Thursday, October 1, 2015

Ruff Stuff

I'm sorry, I just couldn't help myself. I blame the punny title on ktlovely.

I managed to finish ALMOST everything I wanted done for this event! The only thing I didn't get to do was cut down the neckline of my smock from a high neck with neckband to a low square neck so that it could be worn with my new partlet. I ran out of time for that and just wore my 18th c shift and never took off my waistcoat!

I've been meaning to do a blog post on the finished waistcoat, partlet, and cuffs, but have had no time--and no cooperating weather!--to take good pictures.

What I do have pictures of are the ruff I made fully starched and ironed in the period manner! I demonstrated ruff making and setting for the event and it was so much fun. Visitors and other reenactors were just fascinated by the process. It IS a really cool process, and one you don't get to see very often.

16th and 17th century ruffs are works of art and craftsmanship... They require the finest hand sewing you can muster with rolled hems and stroked gathers (I had to gather 176" of fabric into a 12" neckband...), and then they require skill in starching and ironing. There are no wires, pins, or anything else keeping the ruff in this shape... Just starch and a hot iron!

I must give props to my ruff mentor, Noel, for being an all-around awesome human being and providing me not only with this incredible linen but also let me borrow his poking sticks and sent me wheat starch for the event.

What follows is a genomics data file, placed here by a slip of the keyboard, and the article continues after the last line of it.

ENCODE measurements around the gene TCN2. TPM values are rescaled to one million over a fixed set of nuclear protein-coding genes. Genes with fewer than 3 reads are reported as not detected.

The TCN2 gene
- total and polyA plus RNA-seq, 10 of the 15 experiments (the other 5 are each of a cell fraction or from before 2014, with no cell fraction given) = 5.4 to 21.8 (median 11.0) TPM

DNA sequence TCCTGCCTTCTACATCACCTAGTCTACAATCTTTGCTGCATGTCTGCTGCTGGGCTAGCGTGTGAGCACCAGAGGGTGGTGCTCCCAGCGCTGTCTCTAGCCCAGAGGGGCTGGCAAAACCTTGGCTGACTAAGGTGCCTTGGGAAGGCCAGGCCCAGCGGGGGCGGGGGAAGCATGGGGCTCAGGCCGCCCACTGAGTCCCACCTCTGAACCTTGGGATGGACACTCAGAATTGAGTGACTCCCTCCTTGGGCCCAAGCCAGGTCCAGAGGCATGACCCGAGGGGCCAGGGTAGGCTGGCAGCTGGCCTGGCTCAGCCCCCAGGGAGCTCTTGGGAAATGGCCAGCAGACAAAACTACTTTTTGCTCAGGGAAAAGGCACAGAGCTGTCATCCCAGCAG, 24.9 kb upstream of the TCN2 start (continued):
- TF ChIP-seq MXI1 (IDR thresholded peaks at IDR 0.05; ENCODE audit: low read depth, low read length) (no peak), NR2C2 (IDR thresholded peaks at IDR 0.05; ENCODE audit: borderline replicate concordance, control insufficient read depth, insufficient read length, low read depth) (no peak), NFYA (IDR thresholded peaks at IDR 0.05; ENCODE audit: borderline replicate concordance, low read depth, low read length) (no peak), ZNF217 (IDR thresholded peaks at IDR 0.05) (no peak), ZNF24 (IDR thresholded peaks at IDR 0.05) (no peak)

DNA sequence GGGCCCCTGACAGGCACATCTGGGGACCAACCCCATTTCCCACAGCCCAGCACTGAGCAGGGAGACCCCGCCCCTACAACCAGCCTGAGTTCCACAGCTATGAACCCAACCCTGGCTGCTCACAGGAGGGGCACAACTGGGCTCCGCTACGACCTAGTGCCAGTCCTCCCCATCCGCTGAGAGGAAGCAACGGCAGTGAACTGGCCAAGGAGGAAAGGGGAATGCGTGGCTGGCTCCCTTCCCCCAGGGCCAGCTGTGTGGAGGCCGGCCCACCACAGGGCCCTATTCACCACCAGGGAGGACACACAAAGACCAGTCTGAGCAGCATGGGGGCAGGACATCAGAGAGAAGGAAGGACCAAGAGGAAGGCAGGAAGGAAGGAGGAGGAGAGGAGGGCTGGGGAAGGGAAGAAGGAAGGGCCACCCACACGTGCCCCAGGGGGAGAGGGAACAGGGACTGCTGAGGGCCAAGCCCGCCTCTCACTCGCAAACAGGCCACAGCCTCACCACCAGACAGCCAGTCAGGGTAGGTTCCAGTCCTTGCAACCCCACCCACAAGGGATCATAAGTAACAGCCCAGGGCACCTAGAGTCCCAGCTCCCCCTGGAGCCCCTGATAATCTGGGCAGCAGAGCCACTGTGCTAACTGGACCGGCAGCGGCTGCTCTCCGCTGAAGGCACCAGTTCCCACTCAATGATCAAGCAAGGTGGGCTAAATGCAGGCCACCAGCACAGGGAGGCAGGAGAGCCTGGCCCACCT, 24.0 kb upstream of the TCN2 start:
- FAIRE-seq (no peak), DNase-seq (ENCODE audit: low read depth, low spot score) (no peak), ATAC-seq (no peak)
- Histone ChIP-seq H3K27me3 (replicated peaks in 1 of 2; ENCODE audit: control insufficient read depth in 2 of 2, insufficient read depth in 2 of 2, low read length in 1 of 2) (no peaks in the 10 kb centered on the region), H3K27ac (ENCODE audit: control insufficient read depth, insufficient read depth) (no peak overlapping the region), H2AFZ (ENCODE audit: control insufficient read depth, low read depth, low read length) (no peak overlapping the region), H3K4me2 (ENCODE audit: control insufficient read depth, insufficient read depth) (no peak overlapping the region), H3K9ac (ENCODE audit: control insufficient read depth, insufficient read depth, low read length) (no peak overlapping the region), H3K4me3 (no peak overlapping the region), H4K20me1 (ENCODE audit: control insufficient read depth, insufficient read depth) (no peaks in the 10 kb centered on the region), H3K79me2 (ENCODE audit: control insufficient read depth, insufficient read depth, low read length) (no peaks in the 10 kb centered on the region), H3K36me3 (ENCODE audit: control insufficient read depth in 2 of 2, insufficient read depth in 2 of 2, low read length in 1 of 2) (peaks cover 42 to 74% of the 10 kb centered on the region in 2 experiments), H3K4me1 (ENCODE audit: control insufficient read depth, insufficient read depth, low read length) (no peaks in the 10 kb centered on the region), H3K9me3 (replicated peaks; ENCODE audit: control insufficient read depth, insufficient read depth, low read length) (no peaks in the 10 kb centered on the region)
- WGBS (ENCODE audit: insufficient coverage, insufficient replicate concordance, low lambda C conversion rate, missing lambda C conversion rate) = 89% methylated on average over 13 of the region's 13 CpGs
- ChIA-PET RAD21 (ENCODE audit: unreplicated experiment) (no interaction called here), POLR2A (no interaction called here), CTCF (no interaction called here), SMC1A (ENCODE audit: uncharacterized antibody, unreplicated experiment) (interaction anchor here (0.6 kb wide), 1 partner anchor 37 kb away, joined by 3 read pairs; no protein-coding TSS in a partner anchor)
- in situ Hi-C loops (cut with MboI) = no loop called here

The wheat starch is mixed with water, boiled to thicken it, and then worked into the linen. Once the linen has dried a little bit--you want it damp, but not soaking), it's time to "set" the ruff. I chose to set the ruff in big "setts" (the figure eights) so it would be appropriate for the late 16th/early 17th c. I think I rather look like the lady in the woodcut below!

Anyway, I am so happy with this ruff, although I will be putting it on a new neckband eventually. There are examples of ruffs set on neckbands of slightly coarser material, and I think doing that on my ruff would help it stand up even more!

So here's some ruff pictures, and hopefully I'll get pictures of my whole outfit soon... After the hurricane... :-P


IMG_1971
IMG_1975

12006200_1092353177456571_3860901141971513315_n

1497664_1529029903997489_7464389945168598710_n 

2 comments:

Privatepen said...

Whoah, now THAT'S a thorough starch job! It sounds fascinating. Hope you all stay safe from the wrath of Joaquin...

Gina said...

176 into 12?????? Holy monkey! That's some crazy gather stroking! You have some mad sewing skills my friend!! It looks incredible on you! And no pins or wires? That's beyond fabulous and yes, I am going to ask one of those visitor-to-the-living-history-program questions, (but after ironing my newest heavily starched petticoat and knowing how truly stiff these things are)... does the ruff rub horribly on your neck or do you have something to protect your skin? Having never worn an outfit from this era, this inquiring mind wants to know!
Blessings!
g